Do investors exploiting common stock return anomalies risk extraordinarily large drawdowns during market crashes? In their May 2016 paper entitled “Can Exposure to Aggregate Tail Risk Explain Size, Book-to-Market, and Idiosyncratic Volatility Anomalies?”, Sofiane Aboura and Eser Arisoy investigate whether portfolios based on the size, book-to-market ratio and idiosyncratic volatility effects bear elevated stock market tail risk. They measure market tail risk as change in VIX Tail Hedge Index (VXTH), which hedges extreme drops in the S&P 500 Index by holding the index and one-month far out-of-the-money (30-delta) call options on the CBOE Volatility Index (VIX). They test sensitivity of size and book-to-market factors to overall risk and tail risk by adding change in VIX (market volatility risk factor) and change in VXTH (market tail risk factor) to the Fama-French three-factor (market, size, book-to-market) model of stock returns. They consider two equal subperiods, one containing the 2008 financial crisis, to check robustness of findings. Using monthly values of VIX and VXTH, factor model returns and U.S. Treasury bill yields during January 2007 through February 2016 (110 months), they find that: Keep Reading

Stock Returns After Idiosyncratic Volatility Spikes

Should investors buy or sell stocks experiencing unique (idiosyncratic) volatility spikes? In their August 2016 paper entitled “Unusual News Flow and the Cross-Section of Stock Returns”, Turan Bali, Andriy Bodnaruk, Anna Scherbina and Yi Tang investigate relationships among sudden increases in stock idiosyncratic volatility, unusual firm news, changes in analyst earnings forecast dispersion, short selling and future returns. They identify idiosyncratic volatility shocks as large deviations from the volatility predicted out-of-sample by a regression model that accounts for market, size and book-to-market effects. They identify unusual news flow using Thomson-Reuters News Analytics data (covering 41 media) by comparing the number of stories about a firm in the current month to the average monthly coverage the prior four months, measured overall and separately for positive, negative and neutral stories. They measure changes in analyst earnings forecast dispersion (standard deviation divided by mean) based on data from I/B/E/S as the difference between current dispersion and dispersion two months ago. They measure data on shorting demand and utilization (shares borrowed divided by shares available for lending) using data from Markit. Using monthly values of the specified data from various inceptions through December 2012, they find that: Keep Reading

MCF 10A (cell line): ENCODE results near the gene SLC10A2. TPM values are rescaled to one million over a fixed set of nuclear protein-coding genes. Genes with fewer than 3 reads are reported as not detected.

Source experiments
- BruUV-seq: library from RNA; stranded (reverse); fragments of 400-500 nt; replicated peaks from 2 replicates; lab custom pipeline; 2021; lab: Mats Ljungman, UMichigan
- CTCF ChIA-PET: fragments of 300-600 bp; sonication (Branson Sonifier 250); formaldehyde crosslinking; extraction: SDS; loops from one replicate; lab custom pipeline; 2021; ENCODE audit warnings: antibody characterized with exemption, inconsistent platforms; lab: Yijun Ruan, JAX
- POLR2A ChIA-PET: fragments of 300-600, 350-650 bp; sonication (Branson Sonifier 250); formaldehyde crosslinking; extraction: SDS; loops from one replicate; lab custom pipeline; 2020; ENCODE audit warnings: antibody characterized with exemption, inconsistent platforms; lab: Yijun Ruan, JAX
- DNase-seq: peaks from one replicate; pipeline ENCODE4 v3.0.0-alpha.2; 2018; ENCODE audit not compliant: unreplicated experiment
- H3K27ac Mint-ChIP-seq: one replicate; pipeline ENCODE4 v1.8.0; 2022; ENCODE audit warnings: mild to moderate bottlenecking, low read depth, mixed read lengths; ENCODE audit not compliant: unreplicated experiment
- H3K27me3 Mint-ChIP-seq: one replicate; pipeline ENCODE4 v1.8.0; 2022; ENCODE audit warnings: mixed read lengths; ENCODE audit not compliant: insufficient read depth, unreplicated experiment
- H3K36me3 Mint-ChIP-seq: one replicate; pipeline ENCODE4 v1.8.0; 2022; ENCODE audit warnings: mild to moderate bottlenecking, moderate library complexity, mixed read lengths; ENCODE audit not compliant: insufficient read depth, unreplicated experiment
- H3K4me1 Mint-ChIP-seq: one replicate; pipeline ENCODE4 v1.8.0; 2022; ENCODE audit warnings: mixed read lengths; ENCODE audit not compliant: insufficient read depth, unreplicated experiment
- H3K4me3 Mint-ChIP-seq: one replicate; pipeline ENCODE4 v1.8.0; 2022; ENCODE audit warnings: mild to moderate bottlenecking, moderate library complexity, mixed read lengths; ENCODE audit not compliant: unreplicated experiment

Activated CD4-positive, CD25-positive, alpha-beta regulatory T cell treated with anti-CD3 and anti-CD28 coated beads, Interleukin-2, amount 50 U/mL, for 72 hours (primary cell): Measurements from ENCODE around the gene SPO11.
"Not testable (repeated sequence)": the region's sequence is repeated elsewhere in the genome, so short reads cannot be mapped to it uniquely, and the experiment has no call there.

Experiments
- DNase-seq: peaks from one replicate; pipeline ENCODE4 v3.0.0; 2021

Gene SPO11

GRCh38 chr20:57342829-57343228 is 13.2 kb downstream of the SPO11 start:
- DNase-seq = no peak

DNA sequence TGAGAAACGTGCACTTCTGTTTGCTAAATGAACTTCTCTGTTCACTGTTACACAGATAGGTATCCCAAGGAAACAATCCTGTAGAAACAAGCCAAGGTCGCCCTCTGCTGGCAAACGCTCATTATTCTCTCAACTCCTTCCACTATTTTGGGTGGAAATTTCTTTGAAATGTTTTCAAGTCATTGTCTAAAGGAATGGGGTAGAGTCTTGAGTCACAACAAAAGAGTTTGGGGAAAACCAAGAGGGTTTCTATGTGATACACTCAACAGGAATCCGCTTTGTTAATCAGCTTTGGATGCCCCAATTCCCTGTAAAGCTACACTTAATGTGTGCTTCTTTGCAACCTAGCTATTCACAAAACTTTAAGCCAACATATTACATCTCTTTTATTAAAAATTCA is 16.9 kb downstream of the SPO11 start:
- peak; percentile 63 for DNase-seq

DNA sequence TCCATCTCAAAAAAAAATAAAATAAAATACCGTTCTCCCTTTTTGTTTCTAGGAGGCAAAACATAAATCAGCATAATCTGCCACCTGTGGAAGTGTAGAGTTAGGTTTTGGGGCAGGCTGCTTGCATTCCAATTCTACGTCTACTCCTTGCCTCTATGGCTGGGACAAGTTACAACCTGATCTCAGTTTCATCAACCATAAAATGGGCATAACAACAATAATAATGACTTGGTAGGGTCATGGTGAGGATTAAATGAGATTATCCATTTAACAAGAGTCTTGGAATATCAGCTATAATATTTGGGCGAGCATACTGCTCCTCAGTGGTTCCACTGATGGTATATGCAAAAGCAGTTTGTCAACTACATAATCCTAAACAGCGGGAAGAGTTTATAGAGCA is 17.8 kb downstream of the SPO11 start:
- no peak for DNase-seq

Low-volatility Effect Unexplained?

Does the Fama-French five-factor model of stock returns (employing market, size, book-to-market, investment and profitability factors) explain the outperformance of low-volatility stocks. In their July 2016 paper entitled “The Profitability of Low Volatility”, David Blitz and Milan Vidojevic examine whether: (1) any of several models expose a conventional return-for-risk market beta effect for stocks; and, (2) the low-volatility effect is distinct from a low-beta effect. They calculate volatilities for stocks and the market using daily or monthly returns over the past year. They calculate stock betas using these volatilities and daily or monthly stock-versus-market return correlations over the past five years, with shrinkage by 1/3 toward a value of one. They include momentum (return from 12 months ago to one month ago) as an explanatory factor, even though the five-factor model does not. Using data for a broad sample of U.S. common stocks and model factors (excluding extreme outliers) during July 1963 through December 2015, they find that: Keep Reading

Understanding Volatility Trading Strategies

What are the principal strategies for exploiting the volatility and volatility skew risk premiums? In his May 2016 workshop presentation package entitled “Volatility Modelling and Trading”, Artur Sepp provides an overview of systematic volatility risk premium capture strategies. He focuses on simple rule-based strategies with monthly reformation suitable for an investable index or a proprietary strategy. He covers delta-hedged strategies for capturing the volatility/volatility skew risk premiums (straddles/strangles) and buy-write and put-write options strategies as applied to major stock indexes and liquid exchange-traded funds (ETF). He covers the following strategy elements: